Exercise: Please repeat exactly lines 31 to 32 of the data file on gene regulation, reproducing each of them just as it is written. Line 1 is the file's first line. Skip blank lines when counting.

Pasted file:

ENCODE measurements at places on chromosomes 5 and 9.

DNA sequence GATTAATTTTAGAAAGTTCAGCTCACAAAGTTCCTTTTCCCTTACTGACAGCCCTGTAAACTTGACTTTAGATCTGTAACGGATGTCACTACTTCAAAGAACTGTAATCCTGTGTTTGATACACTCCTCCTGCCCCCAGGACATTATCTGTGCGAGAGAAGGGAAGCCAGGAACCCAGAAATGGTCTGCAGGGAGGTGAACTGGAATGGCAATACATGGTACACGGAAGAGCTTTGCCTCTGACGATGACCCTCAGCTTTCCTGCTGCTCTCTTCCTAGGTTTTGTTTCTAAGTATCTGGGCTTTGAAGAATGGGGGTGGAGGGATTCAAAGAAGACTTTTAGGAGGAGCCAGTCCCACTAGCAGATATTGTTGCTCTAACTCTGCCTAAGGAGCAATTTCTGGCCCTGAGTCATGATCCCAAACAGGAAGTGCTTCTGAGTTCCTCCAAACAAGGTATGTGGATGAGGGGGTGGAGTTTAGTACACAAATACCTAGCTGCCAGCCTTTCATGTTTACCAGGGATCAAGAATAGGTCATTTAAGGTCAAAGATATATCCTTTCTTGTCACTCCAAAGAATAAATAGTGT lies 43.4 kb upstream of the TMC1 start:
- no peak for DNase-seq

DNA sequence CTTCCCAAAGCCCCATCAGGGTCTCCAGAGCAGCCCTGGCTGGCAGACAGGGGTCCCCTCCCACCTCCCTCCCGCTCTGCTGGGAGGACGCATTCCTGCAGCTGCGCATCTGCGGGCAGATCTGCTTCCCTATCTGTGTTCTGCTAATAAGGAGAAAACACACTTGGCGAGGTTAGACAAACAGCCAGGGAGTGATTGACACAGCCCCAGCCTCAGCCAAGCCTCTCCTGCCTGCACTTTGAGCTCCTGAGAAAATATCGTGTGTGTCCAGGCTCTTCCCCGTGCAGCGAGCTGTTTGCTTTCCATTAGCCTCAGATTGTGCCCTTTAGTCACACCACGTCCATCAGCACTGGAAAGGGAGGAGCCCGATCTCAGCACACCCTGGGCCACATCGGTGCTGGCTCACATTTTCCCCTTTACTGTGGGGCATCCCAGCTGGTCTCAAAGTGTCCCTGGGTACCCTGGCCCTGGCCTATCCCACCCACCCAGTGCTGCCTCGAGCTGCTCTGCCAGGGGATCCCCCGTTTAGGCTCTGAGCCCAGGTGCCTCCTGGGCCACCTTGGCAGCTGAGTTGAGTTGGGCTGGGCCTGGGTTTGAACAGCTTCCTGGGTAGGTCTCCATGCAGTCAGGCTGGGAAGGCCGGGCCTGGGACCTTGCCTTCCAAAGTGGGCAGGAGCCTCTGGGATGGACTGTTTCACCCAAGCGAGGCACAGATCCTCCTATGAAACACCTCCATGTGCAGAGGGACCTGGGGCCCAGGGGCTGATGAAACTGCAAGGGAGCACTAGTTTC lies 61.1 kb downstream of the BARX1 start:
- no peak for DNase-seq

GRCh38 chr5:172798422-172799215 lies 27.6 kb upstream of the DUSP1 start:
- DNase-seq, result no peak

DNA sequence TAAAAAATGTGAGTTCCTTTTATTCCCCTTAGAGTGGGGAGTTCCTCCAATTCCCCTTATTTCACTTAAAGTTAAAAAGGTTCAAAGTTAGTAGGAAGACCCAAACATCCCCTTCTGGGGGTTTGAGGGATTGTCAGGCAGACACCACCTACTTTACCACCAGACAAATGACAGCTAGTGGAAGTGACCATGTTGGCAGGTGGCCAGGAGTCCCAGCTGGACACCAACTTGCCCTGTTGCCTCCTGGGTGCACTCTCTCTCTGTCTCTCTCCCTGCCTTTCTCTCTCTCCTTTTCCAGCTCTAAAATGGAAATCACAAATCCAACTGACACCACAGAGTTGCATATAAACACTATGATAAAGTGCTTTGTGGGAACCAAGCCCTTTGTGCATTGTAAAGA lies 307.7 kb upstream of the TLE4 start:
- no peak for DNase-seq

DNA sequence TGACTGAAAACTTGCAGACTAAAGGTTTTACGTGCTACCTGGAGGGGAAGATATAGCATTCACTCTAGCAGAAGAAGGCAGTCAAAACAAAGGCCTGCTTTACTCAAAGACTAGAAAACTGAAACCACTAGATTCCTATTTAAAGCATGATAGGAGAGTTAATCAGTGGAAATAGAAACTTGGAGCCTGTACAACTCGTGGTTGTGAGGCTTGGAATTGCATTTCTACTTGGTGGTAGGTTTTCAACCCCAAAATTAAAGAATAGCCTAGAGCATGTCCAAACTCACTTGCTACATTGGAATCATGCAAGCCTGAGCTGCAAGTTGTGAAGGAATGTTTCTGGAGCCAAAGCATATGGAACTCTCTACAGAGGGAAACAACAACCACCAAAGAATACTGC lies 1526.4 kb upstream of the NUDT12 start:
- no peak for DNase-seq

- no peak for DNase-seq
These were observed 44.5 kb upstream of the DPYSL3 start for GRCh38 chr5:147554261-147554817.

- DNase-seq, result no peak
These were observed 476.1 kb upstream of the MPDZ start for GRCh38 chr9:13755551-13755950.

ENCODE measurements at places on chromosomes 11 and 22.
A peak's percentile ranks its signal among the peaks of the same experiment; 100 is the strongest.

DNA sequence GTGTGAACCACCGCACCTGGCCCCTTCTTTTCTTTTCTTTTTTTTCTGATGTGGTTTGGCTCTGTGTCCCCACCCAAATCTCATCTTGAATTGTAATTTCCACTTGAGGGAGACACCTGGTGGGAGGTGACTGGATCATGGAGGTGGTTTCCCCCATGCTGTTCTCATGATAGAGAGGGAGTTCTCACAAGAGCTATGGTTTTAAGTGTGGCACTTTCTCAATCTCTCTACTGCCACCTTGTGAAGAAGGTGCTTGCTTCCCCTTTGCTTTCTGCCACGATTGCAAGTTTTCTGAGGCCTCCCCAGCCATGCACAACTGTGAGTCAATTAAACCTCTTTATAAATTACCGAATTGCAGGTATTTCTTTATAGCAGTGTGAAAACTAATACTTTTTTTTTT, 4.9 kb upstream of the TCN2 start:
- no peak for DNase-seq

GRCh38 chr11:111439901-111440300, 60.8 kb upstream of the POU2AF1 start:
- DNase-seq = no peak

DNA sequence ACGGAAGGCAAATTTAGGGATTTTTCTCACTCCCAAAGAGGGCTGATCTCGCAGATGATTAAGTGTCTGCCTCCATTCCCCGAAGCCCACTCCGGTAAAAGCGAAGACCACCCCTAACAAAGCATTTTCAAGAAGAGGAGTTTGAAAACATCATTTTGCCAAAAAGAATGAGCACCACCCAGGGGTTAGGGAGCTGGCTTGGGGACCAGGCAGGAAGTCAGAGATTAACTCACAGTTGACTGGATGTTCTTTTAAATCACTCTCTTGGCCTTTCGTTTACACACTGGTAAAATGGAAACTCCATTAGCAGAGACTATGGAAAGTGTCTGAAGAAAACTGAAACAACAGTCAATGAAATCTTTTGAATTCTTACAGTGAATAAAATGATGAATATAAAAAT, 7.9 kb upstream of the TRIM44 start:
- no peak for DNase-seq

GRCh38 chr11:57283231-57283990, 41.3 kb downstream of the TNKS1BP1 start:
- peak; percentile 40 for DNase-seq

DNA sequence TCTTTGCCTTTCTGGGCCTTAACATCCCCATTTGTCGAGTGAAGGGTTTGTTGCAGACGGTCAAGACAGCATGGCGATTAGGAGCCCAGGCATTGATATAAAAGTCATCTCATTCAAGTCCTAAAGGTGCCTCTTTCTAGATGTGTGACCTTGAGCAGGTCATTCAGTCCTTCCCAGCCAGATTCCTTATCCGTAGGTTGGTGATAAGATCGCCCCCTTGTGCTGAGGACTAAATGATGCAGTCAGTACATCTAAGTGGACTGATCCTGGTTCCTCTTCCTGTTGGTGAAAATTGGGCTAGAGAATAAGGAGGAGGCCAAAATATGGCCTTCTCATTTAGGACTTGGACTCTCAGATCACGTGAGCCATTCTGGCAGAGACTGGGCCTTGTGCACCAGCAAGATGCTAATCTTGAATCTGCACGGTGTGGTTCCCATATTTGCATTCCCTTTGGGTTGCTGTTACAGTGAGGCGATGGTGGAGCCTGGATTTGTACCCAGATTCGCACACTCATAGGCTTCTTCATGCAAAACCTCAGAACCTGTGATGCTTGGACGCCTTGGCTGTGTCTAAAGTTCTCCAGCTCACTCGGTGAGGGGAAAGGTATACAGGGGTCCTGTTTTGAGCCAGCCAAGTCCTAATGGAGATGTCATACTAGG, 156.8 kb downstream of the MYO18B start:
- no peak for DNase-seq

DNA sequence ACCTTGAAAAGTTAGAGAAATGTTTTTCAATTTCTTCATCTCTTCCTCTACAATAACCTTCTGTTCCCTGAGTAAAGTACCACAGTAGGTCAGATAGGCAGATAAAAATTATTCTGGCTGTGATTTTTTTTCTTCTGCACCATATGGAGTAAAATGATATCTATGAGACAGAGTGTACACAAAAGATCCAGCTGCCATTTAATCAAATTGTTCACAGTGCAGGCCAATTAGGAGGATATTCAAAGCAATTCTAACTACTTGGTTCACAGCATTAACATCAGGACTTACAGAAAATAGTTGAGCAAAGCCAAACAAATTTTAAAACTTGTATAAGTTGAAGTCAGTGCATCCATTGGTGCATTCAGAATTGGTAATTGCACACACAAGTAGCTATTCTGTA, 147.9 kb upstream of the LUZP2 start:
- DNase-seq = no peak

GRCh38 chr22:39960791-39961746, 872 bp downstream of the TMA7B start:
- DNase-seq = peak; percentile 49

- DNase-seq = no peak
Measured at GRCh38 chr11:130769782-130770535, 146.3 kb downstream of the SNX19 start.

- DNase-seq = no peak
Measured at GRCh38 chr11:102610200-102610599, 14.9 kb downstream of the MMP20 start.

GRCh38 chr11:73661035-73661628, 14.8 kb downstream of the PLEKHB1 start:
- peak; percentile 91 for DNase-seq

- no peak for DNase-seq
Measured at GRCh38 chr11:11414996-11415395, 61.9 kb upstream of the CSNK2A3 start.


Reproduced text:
- DNase-seq = peak; percentile 49

- DNase-seq = no peak